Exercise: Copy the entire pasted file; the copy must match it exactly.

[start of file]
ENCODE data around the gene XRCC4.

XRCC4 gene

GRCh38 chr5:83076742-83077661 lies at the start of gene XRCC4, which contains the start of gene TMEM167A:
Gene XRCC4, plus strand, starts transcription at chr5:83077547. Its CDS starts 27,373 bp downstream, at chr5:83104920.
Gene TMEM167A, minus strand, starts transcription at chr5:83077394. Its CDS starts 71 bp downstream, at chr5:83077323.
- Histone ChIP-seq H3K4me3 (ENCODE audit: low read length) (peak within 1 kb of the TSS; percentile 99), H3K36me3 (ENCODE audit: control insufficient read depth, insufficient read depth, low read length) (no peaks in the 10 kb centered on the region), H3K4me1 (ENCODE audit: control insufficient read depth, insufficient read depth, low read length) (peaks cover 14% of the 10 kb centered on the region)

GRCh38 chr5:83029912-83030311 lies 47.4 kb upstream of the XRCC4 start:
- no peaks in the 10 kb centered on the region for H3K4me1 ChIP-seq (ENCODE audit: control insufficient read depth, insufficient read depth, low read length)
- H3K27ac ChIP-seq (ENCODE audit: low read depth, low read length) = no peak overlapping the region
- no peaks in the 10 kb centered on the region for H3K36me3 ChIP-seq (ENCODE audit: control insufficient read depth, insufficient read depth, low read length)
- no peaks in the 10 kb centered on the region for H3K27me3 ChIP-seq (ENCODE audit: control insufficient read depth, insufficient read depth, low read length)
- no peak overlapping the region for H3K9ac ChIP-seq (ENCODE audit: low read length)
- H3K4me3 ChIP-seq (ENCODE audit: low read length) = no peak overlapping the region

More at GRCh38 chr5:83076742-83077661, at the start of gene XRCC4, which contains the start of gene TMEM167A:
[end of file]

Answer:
ENCODE data around the gene XRCC4.

XRCC4 gene

GRCh38 chr5:83076742-83077661 lies at the start of gene XRCC4, which contains the start of gene TMEM167A:
Gene XRCC4, plus strand, starts transcription at chr5:83077547. Its CDS starts 27,373 bp downstream, at chr5:83104920.
Gene TMEM167A, minus strand, starts transcription at chr5:83077394. Its CDS starts 71 bp downstream, at chr5:83077323.
- Histone ChIP-seq H3K4me3 (ENCODE audit: low read length) (peak within 1 kb of the TSS; percentile 99), H3K36me3 (ENCODE audit: control insufficient read depth, insufficient read depth, low read length) (no peaks in the 10 kb centered on the region), H3K4me1 (ENCODE audit: control insufficient read depth, insufficient read depth, low read length) (peaks cover 14% of the 10 kb centered on the region)

GRCh38 chr5:83029912-83030311 lies 47.4 kb upstream of the XRCC4 start:
- no peaks in the 10 kb centered on the region for H3K4me1 ChIP-seq (ENCODE audit: control insufficient read depth, insufficient read depth, low read length)
- H3K27ac ChIP-seq (ENCODE audit: low read depth, low read length) = no peak overlapping the region
- no peaks in the 10 kb centered on the region for H3K36me3 ChIP-seq (ENCODE audit: control insufficient read depth, insufficient read depth, low read length)
- no peaks in the 10 kb centered on the region for H3K27me3 ChIP-seq (ENCODE audit: control insufficient read depth, insufficient read depth, low read length)
- no peak overlapping the region for H3K9ac ChIP-seq (ENCODE audit: low read length)
- H3K4me3 ChIP-seq (ENCODE audit: low read length) = no peak overlapping the region

More at GRCh38 chr5:83076742-83077661, at the start of gene XRCC4, which contains the start of gene TMEM167A: